Click to Subscribe
Register | Log in

Trail Savvy: Rock Crawling


Although not always ideal if you want to avoid vehicle damage, rock crawling is sometimes a necessity. South Africa, in particular, is a very rocky place − and if you’re going to drive off-road, you’ll come across rocky terrain sooner rather than later.

The word ‘crawling’ in ‘rock crawling’ explains everything, and means that you’ll be going extremely slowly in first-gear low-range and climbing over large, often loose boulders which may be a challenge… especially in a standard 4×4.

Preparing your vehicle

Depending on the terrain, it’s often necessary to deflate your tyres. In rock, whether it is loose or firm, you’ll need to deflate the tyres for extra traction. A rough guide of pressure is that 30% lower than standard road pressure is advised, although you will be able to drop your pressures much more if you have high ground-clearance. Dropping the tyre pressures extends the footprint of your tyre and allows the rubber to mould itself around stones, as opposed to driving on top of them.

Dropping pressures will also reduce wheel spin, helping to conserve the track, but it will lower your ride height, too. If you have a standard vehicle with side steps, remove the steps entirely, otherwise you will almost guarantee a few dents. Speaking of dents, make sure that your vehicle has sturdy underbody protection; the standard engine/gearbox/transfer-case protection on most modern 4x4s is very flimsy. Differential casings are tough, but are also exposed to knocks.

With any standard vehicle doing frequent rock crawling, it is highly recommended that you have aftermarket protection like bash plates, rock sliders, and heavy-duty bumpers, and that you remove your tow bar.

Diff-lock vs traction control

When the Discovery 3 was released, Land Rover’s Terrain Response system set the benchmark for all 4×4 traction control systems. Since then, most high-end 4x4s have been equipped with sophisticated traction-control systems that improve with every new model. That said, there are situations in which a manual locking diff works best − typically on only the rear axle, but on hardcore offroaders, on the front as well). In loose, rocky terrain, the reactive response of a traction control system, though fast, will often spin a wheel before locking up, and then frustratingly let go again before you have properly cleared a section, allowing the vehicle to lose momentum before launching it forward again.

Newer systems in those high-end SUVs are getting better; but, for the most part, engaging the diff-lock before a technical section will reduce wheelspin and maintain momentum until you are on easy ground.

Road building and inspection

Before a technical section, walk your route and plan the exact trajectory of your tyres, keeping in mind your available clearance and the likely traction available for the tyres. Stay on top of rocks, and look for a clear passage for the lowest points – usually the differential centre. That quick stroll may save you expensive damage, or at least an embarrassing tow.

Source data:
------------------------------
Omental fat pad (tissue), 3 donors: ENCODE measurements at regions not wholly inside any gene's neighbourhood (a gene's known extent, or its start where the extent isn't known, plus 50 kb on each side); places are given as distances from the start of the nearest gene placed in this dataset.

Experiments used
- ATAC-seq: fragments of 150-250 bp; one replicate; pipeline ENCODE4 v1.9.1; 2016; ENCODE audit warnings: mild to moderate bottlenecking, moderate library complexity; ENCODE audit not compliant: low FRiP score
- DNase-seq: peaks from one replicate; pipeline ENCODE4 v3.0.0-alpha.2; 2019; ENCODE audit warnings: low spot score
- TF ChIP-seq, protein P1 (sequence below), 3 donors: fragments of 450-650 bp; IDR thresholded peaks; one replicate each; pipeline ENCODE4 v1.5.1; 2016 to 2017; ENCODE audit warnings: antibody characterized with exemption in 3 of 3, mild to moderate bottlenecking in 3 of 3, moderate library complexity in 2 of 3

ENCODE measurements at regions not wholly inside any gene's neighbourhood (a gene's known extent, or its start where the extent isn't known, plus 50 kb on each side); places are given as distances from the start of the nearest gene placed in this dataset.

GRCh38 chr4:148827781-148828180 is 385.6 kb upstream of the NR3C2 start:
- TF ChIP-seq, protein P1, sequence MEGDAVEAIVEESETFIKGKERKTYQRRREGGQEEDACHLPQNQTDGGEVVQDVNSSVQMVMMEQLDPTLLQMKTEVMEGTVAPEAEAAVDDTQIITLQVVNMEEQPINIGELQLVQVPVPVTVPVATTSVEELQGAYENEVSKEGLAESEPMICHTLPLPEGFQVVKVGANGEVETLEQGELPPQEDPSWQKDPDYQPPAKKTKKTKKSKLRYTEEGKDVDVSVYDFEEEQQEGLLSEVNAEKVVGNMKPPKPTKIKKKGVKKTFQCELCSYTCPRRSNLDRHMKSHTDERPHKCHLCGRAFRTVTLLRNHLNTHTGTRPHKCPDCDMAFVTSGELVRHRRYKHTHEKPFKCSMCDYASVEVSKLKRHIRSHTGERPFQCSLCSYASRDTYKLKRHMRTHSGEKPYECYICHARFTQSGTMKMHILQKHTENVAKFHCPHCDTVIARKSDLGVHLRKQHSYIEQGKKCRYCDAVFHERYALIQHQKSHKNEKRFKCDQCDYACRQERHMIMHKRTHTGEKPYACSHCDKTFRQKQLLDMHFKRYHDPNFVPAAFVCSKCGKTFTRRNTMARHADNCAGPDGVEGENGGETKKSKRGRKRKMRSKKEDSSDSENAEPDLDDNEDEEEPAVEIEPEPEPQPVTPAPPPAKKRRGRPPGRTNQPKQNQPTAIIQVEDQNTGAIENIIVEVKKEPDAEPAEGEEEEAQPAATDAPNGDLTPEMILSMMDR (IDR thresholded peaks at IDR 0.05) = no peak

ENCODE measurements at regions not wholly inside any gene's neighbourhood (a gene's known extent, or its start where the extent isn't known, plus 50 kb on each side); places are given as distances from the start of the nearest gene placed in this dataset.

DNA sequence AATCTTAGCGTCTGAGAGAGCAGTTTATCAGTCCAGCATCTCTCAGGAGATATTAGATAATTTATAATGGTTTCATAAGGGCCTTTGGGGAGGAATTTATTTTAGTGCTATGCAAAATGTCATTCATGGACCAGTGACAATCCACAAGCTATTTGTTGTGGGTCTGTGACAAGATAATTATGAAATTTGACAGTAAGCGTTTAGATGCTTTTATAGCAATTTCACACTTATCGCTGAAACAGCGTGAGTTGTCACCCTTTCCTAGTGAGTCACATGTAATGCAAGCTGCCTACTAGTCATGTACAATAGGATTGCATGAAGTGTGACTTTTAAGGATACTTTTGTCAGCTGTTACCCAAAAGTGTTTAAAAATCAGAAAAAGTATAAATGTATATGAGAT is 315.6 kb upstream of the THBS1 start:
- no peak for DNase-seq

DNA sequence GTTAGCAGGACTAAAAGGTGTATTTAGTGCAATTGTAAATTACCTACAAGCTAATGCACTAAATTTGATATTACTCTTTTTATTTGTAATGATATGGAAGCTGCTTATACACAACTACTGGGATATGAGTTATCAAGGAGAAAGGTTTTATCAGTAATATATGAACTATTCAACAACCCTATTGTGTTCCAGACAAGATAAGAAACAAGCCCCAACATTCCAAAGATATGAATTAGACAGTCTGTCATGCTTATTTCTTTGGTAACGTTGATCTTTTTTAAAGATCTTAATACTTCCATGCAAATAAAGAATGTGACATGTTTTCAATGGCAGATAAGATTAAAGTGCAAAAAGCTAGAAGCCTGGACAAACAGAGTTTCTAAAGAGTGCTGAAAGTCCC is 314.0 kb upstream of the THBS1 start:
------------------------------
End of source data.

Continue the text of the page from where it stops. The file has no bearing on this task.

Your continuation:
If you notice deep cross-axle ruts and loose stone, pack the ruts with rocks; and if you have them available, lay MaxTrax recovery tracks on top. Try to keep things level and avoid fully extending your suspension travel, as less weight on the wheel means diminished traction. This is especially important on the front end, where diff-lock is not available on most vehicles.


This information is offered in good faith, and is intended as a guideline only. SA4x4 accepts no liability. Use common sense, and engage your brain before touching the gear lever.

Slow and steady

Momentum is often confused with speed, but bear in mind that speed + rocks = vehicle damage. That said, stopping on a steep and rocky incline may get you stuck, so try to plan out your line beforehand and stick to it, maintaining momentum in your vehicle’s power band. This is often difficult in a manual 4×4, but is certainly worth practising. Most rocky climbs will require first-gear low-range, as will the descents. Using your Hill Descent Control on the way down may seem like a good idea, but nine out of ten systems are complete rubbish − and all of them can only react to an increase in wheel speed, which is almost always too late… with the exception of certain vehicles equipped with crawl control. In general, on steep rocky descents, keep your vehicle in first gear (lock it in manual mode with an auto gearbox, which has less downhill braking ability) and hover your foot over the brake so that you can pre-empt drop-offs and roll off them in a slow, controlled manner.

Andrew Middleton is obsessed with anything wheeled, and has been in and around 4x4s since before he could talk. He lived out of a Land Rover in Central America for eight months, and has been stuck − usually not for long − in every sort of terrain from the Okavango Delta to the Namib Desert.